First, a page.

|Christian presence scaling back at Book Expo America|
|Written by By Eric Tiansay|
|Sunday, 05 April 2009 12:43 PM America/New_York|
Citing the economic slowdown, Christian publishers are skipping or scaling back on their presence at the U.S. book world’s biggest event this month.
At press time, 140 religious publishing companies were confirmed for Book Expo America (BEA), which will take place in New York City, May 28-31.
Steven Rosato, director of strategic accounts, sales and industry development for BEA, told Christian Retailing that 50 religious publishers exhibited at last year’s event.
“It looks like it will remain flat or just slightly down,” he said.
Rosato added that some evangelical companies, including B&H Publishing Group, will have a smaller floor presence at BEA.
“They will be there in a 10-by-10 booth, but (B&H) used to exhibit in a larger presence,” said Rosato, noting that B&H had a 20-by-20 foot booth last year and 50-by-20 foot space in 2000. “They have been at BEA for 35 consecutive years.”
Meanwhile, Thomas Nelson will again skip the show just like last year.
David Lewis, director of sales and marketing for Baker Publishing Group, said that the company was streamlining its participation at industry trade shows this year. “As a result, we will have a single booth at BEA this year,” he said.
Gospel Light Vice President for Sales and Marketing Bob Bever said the Ventura, Calif.-based company was also “making some reductions in our presence at BEA this year due to the current economic climate” in the general market.
“Additionally, we have found that BEA has limited benefit for us in reaching the buyers in the accounts with whom we work the closest to reach the ABA channel,” he told Christian Retailing. “Especially in a year like the one we are facing, it is imperative that we measure the payoff to our involvement and investment in these events.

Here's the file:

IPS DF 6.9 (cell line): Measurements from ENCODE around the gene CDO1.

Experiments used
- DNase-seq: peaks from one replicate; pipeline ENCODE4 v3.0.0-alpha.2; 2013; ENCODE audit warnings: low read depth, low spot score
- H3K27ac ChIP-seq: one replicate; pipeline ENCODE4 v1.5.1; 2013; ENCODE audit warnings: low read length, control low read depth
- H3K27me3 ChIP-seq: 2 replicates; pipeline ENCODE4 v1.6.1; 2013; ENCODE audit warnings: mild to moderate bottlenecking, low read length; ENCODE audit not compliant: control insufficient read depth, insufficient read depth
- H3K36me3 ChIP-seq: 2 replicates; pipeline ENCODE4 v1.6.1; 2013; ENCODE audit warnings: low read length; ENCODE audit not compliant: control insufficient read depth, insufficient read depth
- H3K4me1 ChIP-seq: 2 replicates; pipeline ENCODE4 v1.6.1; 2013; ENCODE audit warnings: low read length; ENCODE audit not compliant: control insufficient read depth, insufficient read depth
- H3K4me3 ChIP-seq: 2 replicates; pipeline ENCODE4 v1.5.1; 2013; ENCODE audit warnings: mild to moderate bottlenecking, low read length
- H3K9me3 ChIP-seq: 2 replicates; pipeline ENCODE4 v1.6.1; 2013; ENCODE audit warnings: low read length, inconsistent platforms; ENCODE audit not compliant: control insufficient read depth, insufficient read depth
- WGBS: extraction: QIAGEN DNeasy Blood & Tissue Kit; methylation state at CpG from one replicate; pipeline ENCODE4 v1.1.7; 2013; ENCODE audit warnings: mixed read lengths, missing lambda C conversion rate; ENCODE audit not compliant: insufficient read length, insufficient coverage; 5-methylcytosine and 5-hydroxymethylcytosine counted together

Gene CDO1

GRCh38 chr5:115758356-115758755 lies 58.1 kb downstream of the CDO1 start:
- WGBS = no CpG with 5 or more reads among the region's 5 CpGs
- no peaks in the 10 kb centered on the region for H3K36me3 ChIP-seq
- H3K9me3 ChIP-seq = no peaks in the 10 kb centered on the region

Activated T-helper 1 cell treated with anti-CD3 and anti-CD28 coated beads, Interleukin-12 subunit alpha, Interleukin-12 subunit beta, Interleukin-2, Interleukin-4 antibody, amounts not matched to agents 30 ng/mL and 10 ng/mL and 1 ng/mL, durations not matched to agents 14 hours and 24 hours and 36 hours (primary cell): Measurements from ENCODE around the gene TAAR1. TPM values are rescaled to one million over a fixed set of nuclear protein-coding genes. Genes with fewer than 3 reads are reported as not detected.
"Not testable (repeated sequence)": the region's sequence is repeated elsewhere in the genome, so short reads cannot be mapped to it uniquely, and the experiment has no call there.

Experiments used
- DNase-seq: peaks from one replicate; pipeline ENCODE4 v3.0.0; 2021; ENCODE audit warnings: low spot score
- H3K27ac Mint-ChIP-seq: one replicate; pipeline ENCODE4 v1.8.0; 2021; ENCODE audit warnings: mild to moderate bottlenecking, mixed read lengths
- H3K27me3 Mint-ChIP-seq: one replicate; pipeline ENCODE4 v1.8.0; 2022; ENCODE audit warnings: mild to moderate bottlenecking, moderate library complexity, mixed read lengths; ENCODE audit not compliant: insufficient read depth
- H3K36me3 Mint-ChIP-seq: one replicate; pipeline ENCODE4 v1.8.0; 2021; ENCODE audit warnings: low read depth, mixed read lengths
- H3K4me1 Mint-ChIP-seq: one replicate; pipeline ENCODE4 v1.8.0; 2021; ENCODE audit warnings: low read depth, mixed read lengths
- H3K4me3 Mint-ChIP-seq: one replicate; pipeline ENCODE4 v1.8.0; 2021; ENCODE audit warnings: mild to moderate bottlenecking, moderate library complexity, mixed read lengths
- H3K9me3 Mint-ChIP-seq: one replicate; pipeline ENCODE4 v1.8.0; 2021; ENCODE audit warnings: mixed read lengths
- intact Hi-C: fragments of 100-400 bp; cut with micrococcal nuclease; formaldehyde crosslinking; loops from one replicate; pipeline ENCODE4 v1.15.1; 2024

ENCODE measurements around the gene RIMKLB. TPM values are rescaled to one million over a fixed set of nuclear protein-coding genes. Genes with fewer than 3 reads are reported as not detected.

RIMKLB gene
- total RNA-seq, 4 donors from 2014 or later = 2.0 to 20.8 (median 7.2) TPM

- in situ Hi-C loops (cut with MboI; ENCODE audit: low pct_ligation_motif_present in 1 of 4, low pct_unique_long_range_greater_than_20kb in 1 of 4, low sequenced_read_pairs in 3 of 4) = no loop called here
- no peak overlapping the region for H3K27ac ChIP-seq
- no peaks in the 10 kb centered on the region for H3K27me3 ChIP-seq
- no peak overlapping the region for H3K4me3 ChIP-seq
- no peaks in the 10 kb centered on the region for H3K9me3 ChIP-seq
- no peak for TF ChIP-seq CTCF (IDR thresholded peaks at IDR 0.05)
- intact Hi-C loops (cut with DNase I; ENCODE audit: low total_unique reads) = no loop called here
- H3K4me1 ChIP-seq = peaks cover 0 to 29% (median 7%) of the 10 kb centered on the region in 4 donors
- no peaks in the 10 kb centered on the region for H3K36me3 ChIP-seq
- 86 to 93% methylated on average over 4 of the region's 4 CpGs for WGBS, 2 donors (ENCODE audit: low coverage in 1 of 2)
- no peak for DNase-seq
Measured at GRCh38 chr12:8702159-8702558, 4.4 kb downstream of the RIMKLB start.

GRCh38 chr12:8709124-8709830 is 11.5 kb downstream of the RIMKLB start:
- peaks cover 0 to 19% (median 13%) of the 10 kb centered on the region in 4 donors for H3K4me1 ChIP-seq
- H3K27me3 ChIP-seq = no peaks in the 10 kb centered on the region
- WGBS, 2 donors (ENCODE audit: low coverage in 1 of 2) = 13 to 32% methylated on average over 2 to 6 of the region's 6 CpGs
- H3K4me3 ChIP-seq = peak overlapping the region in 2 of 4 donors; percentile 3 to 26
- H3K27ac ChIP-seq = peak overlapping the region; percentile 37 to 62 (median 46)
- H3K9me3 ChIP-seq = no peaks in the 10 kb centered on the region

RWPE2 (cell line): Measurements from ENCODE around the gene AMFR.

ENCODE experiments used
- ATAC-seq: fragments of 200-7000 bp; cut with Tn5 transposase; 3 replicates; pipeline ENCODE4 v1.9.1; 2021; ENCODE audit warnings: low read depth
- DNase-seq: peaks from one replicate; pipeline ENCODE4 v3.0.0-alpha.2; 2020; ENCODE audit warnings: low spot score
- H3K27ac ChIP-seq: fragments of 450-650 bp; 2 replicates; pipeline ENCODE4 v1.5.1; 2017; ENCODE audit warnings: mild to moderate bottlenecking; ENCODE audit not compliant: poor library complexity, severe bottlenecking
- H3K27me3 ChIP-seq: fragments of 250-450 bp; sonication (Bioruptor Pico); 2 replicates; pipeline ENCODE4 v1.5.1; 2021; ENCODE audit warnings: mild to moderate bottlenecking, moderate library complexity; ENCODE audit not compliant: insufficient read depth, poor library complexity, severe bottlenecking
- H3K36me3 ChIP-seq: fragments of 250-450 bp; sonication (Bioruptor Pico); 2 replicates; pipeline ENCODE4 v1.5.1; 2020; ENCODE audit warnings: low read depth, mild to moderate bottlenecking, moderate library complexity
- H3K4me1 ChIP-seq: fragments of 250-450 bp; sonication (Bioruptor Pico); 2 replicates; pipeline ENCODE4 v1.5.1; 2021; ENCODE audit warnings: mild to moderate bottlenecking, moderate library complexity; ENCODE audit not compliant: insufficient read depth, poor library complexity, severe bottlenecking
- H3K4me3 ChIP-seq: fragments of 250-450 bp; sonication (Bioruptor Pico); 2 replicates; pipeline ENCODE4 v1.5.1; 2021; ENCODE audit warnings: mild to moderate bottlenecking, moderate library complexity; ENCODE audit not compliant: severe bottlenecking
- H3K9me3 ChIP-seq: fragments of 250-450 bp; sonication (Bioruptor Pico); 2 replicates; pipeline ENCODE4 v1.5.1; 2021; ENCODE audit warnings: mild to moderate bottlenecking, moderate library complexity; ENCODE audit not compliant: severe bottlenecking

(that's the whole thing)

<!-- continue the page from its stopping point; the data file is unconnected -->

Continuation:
Despite its reduced presence at BEA, Gospel Light was committed to “looking for opportunities to increase our presence and impact in all channels,” Bever added.
“We attend BEA with an eye to finding those new opportunities to expand the readership of Christian books,” he said. “It is our hope that we can find additional distribution relationships to develop in the general market.”
A first-time exhibitor at last year’s expo, Bridge-Logos Publishers will skip BEA.
“We have held back from exhibiting at BEA again because we felt the value wasn’t there, especially in the current economic situation,” Bridge-Logos Executive Vice President of Marketing Steve Becker said. “We are however leaving the door open for traveling there for meetings. Last year we found more people trying to sell to us than we had trying to buy.”
David C. Cook Senior Vice President of Sales and Marketing for Global Operations C. Ryan Dunham said the company will maintain its existing presence at BEA.
“We believe that what we have done in the past is the right approach and the right level of investment,” he told Christian Retailing. “BEA is key … in allowing us to meet with many of our general trade booksellers as well as general market accounts in one place. … While we work hard to ensure that our resources are as widely available as possible, the general trade re-sellers have become an increasingly larger part of our business.”
Dan Balow, publisher for Oasis Audio, said that his company will also have the same size of exhibit space as last year’s event because its “major customers”—public library groups and general trade customers—attend BEA.
“Since we started a general trade imprint—SpringWater—in early 2008, we have expanded our sales in the general market,” he told Christian Retailing. “The general trade line is about 15%-20% of our product each year.”
Balow, though, anticipated more Christian publishers would skip or cut back at BEA. “Many publishers attend that show out of habit,” he said. “when they look at what it brings back, they think strongly about pulling out.
“The interesting note here is that many general trade publishers are skipping the show as well. Every publisher is re-evaluating where they spend their marketing dollars.”